Seven Lessons these Female Composers Can Teach us About Life
The history of women composers is one of defiance. It has to be. Nobody held open the door to the corridors of classical music for these women. They beat it down using talent and nerve.
Against powerful opposition and severely limited opportunity, these composers took their music out of the domestic chamber and into the public realm. Here are seven life lessons we can learn from their achievements…
1. Don’t ask, don’t get
After almost a decade of being paid a fraction of the salary received by her male peers, French composer, music publisher and professor of piano Louise Farrenc (1804-1875) had had enough. In 1850, she wrote to the Paris Conservatory demanding her wages be adjusted 'to equality with the other professors'. Unusually, her request was granted and Farrenc gained victory in a battle many women still fight today. The Conservatory retained her expertise for another 20 years. Win-win.
2. Keep your chin up
Proof of the maxim that well-behaved women seldom make history, English composer Ethel Smyth (1858-1944) dedicated the same tenacity to the Suffragette movement as she did to pursuing a music career against her father’s wishes. In 1912, Smyth served a term in Holloway alongside Mrs Pankhurst after breaking the window of a cabinet minister who opposed votes for women. Not that she let it get her down. When conductor Sir Thomas Beecham visited her in prison, he found her at a window conducting a rousing rendition of her anthem The March Of The Women, beating time 'in almost Bacchic frenzy... with a toothbrush'.
3. Don’t be afraid to say ‘no’
The lure of fame has made a groupie of many a good woman, but not French composer of sonatas and études, Marie Bigot (1786-1820). When Beethoven made overtures to Mme Bigot by requesting that she join him unaccompanied on a carriage ride, she promptly refused and informed her husband. Multiple cringeworthy letters followed in which Beethoven attempted to explain and justify his actions to Monsieur Bigot. Stop digging, Ludwig. That hole’s big enough.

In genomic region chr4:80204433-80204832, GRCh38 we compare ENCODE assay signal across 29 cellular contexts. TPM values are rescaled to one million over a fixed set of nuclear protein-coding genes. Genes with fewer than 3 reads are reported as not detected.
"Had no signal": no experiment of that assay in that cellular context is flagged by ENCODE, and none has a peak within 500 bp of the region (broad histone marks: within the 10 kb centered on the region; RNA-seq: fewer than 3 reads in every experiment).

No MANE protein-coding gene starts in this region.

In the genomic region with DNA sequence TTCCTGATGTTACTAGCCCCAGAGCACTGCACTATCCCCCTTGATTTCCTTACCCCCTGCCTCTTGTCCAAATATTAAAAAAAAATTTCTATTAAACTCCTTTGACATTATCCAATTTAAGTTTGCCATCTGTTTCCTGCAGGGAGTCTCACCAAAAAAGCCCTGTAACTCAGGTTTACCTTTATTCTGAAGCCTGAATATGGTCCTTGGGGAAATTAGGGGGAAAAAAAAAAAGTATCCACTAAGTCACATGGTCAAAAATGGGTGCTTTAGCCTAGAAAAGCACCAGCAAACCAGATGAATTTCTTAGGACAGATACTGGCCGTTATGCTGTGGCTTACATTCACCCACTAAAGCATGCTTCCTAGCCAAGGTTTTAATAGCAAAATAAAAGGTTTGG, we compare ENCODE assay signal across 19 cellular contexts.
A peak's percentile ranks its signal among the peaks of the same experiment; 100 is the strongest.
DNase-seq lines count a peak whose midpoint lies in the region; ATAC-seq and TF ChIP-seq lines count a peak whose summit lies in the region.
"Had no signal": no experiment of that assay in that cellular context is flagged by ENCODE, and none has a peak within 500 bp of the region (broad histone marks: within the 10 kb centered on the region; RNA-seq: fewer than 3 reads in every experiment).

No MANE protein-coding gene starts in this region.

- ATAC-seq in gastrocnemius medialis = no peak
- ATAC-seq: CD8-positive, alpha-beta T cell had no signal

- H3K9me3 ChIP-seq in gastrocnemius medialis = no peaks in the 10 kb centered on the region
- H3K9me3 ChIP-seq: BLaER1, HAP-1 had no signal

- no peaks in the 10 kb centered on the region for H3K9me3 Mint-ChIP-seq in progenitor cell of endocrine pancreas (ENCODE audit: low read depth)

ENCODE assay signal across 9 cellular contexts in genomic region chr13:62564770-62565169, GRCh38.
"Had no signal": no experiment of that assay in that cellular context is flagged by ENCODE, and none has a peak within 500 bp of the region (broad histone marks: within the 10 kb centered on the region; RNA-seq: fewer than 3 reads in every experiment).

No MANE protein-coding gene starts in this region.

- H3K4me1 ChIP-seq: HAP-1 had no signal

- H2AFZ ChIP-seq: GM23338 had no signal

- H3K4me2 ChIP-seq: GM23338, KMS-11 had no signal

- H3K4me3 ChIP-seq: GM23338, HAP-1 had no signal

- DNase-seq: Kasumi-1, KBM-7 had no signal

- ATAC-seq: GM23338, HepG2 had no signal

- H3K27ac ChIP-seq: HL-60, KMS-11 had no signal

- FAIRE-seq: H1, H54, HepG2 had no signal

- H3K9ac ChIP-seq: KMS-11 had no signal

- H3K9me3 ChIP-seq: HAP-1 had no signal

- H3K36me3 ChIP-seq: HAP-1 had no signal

4. Leave your mark...
...literally, in the case of 12th-century abbess Hildegard of Bingen (1098-1179). The reason her plainsong compositions survive today is that this German polymath was one of the few composers of her time who left behind written versions of her work. She didn’t stop at music composition: Hildegard was also a poet, mystic, and medical scientist who invented a secret language and alphabet, known as the Lingua Ignota, or 'unknown tongue'. That isn’t her only legacy though…
5. Reach for the stars
Hildegard had her name written in the stars when asteroid '898-Hildegard' was christened for her in 1918; and in a tale of ‘better late than never’, she wasn’t technically canonised until 2012 ‒ due to clerical oversight.
French composer Lili Boulanger (1893-1918) was similarly honoured a decade after her premature death in the naming of asteroid 1181-Lilith, and Venezuelan composer and conductor Teresa Carreño (1853-1917) was memorialised with a crater on Venus that shares her surname.
6. Rebel with a cause
19th-century Brazilian piano composer and conductor Chiquinha Gonzaga (1847-1935) was a political firecracker with a long history of activism, especially in the anti-slavery movement. She also rebelled not only against her abusive husband when she pursued the musical career he forbade, but against her father who arranged her marriage and later disowned her. Gonzaga set a powerful legal precedent by becoming the first woman in Brazil to obtain a divorce.
7. Blaze a trail
Somebody has to be the first, so why not you? Let’s praise the example set by these fine women: composer of concertos and songs Cécile Chaminade (1857-1944), the first woman to be granted admission to the prestigious French Légion d’Honneur; French conductor and influential teacher Nadia Boulanger (1887-1979), the first woman to conduct a number of major orchestras including the New York Philharmonic, the Hallé and the BBC Symphony; postmodernist American composer Ellen Taaffe Zwilich (b.1939), the first woman to win the Pulitzer Prize for music; and Wendy Carlos (b.1939), the first trans woman to win a Grammy for her 1968 synthesiser album Switched-On Bach.